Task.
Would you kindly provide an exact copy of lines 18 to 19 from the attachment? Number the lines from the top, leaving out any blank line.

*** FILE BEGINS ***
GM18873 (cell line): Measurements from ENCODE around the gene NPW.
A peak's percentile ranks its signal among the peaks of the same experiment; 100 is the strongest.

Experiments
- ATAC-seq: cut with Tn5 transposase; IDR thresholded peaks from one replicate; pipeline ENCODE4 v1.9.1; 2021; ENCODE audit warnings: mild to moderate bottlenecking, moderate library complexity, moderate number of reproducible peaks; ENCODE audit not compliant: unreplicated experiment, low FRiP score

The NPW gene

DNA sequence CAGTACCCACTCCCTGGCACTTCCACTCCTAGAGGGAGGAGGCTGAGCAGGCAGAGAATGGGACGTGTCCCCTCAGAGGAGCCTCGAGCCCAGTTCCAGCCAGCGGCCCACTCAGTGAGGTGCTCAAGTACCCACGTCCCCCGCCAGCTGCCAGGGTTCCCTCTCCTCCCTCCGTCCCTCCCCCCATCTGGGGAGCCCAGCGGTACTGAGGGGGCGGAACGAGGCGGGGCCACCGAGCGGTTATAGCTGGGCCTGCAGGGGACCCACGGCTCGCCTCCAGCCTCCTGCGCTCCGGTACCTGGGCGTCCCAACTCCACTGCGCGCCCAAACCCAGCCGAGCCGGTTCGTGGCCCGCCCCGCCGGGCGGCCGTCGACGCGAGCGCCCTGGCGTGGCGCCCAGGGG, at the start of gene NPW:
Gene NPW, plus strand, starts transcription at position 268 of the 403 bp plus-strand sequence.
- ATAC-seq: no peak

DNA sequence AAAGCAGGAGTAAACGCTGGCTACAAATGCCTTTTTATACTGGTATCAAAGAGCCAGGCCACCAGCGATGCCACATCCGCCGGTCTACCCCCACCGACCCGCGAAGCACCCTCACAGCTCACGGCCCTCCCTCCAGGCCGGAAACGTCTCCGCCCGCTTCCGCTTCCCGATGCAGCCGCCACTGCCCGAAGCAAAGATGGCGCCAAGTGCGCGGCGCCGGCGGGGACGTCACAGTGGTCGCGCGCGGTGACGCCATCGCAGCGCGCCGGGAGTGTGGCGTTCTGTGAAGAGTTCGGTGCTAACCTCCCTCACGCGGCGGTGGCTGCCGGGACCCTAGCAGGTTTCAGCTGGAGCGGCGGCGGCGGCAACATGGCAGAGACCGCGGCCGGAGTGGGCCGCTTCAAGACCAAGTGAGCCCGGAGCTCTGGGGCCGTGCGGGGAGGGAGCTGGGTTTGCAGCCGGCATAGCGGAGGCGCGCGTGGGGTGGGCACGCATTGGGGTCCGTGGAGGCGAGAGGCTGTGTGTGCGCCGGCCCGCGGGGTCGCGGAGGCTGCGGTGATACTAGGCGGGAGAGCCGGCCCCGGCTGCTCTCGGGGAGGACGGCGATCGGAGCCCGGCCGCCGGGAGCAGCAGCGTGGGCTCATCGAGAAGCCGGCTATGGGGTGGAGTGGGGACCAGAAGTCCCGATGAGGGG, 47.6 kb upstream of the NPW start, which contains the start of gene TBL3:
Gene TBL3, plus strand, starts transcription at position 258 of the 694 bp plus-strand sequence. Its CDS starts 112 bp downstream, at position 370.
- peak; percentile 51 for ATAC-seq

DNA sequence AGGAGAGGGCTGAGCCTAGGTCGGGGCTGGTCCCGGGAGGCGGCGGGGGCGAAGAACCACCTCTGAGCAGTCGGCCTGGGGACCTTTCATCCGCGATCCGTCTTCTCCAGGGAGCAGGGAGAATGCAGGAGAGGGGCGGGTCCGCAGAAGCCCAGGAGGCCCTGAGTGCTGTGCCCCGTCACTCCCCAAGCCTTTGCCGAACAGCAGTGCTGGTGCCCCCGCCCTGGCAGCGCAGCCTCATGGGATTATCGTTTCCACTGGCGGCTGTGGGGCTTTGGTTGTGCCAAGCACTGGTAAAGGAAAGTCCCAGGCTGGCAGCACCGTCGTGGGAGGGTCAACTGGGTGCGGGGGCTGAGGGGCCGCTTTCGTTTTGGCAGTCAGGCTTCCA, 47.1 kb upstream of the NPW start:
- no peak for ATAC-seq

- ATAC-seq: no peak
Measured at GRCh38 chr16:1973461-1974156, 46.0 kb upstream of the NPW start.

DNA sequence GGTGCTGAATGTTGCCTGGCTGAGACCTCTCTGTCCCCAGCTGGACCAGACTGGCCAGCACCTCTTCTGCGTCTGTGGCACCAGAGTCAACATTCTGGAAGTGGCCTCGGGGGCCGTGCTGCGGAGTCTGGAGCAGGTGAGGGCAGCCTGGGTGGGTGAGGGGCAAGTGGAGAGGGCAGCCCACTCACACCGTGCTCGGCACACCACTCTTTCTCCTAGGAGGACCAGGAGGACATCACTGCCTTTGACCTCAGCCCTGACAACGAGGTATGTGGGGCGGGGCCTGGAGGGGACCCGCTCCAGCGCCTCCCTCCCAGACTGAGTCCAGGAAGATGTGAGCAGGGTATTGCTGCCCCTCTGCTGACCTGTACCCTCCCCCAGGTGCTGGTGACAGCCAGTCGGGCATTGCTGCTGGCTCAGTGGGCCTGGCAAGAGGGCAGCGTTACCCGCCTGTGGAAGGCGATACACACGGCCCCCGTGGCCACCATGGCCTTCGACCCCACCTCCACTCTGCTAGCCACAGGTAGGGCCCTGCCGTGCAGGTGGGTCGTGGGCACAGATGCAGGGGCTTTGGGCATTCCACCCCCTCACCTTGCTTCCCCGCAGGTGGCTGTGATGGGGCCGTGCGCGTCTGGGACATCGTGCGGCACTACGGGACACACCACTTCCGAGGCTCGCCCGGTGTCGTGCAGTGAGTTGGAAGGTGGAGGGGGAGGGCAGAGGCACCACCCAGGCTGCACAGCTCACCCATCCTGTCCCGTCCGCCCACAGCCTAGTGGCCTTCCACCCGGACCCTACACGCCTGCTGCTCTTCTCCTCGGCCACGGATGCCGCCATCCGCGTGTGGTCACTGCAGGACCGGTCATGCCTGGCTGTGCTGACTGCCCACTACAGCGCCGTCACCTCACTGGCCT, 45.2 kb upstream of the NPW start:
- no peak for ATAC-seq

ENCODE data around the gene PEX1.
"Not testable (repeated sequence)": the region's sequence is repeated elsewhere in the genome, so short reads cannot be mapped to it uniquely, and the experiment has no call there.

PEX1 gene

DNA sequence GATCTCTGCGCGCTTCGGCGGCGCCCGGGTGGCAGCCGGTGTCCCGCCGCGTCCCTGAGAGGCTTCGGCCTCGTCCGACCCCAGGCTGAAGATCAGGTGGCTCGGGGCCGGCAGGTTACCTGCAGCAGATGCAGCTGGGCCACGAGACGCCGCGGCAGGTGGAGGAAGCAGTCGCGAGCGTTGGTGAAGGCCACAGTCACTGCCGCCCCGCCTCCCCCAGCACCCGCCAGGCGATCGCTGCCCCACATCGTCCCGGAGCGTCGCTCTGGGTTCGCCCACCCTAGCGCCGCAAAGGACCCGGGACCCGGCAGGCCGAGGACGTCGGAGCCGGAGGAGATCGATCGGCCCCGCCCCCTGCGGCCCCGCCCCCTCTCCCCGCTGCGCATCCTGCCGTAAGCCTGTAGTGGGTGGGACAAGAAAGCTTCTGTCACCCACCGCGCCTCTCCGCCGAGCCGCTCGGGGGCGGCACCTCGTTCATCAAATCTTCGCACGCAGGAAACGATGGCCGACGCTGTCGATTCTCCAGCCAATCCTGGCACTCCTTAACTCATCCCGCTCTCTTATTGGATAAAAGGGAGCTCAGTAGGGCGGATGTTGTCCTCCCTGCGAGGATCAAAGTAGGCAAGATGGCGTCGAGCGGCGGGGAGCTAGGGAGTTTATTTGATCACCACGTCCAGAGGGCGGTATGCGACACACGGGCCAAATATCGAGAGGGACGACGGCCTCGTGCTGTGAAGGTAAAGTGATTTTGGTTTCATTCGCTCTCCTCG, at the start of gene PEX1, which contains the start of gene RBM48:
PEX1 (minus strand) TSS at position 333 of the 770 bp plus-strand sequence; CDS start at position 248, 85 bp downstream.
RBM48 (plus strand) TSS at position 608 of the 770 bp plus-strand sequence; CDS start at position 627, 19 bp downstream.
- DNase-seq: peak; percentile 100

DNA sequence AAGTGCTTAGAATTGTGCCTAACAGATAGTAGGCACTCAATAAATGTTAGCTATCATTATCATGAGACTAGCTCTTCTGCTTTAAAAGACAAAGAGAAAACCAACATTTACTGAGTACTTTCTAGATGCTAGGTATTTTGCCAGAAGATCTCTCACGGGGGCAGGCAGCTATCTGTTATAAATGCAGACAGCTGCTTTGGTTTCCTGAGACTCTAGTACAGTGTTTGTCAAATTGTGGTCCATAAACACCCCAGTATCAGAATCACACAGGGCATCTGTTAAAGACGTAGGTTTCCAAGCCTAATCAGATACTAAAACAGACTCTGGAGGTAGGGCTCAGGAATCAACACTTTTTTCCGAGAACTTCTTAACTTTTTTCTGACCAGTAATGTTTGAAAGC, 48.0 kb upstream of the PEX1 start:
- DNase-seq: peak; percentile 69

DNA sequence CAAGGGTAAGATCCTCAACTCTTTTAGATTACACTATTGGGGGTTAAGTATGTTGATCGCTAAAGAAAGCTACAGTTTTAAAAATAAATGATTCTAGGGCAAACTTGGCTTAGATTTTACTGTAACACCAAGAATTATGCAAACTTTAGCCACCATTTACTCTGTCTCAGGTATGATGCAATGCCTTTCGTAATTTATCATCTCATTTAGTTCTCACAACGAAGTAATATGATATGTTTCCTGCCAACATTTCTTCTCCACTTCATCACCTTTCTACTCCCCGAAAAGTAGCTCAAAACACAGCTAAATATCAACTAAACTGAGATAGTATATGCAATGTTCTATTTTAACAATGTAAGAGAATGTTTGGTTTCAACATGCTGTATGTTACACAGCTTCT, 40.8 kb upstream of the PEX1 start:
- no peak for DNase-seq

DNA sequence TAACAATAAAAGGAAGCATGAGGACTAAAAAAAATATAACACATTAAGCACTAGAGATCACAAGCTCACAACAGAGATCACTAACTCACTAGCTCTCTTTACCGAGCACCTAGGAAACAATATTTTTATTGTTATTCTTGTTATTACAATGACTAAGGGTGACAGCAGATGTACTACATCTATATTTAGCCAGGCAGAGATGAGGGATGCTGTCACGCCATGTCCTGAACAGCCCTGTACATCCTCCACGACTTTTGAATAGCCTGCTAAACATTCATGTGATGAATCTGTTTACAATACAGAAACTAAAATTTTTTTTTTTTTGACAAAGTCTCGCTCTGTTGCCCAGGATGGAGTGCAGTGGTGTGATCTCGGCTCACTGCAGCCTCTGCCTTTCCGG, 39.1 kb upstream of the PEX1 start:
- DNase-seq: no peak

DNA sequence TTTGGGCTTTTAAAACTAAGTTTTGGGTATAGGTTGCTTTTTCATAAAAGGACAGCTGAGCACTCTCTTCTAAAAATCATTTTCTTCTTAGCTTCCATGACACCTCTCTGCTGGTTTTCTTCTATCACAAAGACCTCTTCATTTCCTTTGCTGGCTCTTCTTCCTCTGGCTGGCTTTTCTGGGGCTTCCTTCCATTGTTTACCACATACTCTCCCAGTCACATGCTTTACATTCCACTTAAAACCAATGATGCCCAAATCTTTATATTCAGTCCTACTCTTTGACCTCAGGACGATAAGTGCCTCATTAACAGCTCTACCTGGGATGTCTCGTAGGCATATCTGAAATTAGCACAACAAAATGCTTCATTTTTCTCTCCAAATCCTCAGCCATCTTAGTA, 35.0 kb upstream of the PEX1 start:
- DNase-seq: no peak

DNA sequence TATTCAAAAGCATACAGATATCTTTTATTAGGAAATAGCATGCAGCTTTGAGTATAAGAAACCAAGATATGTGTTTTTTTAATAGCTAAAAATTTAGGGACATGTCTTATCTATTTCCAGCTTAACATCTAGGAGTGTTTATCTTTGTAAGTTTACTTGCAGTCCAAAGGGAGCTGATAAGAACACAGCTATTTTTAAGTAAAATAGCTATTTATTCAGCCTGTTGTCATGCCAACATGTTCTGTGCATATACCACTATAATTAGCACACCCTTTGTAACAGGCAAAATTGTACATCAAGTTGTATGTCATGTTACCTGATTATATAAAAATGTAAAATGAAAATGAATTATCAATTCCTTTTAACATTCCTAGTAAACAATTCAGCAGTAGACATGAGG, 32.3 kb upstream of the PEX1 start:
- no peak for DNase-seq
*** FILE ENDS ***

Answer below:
ENCODE data around the gene PEX1.
"Not testable (repeated sequence)": the region's sequence is repeated elsewhere in the genome, so short reads cannot be mapped to it uniquely, and the experiment has no call there.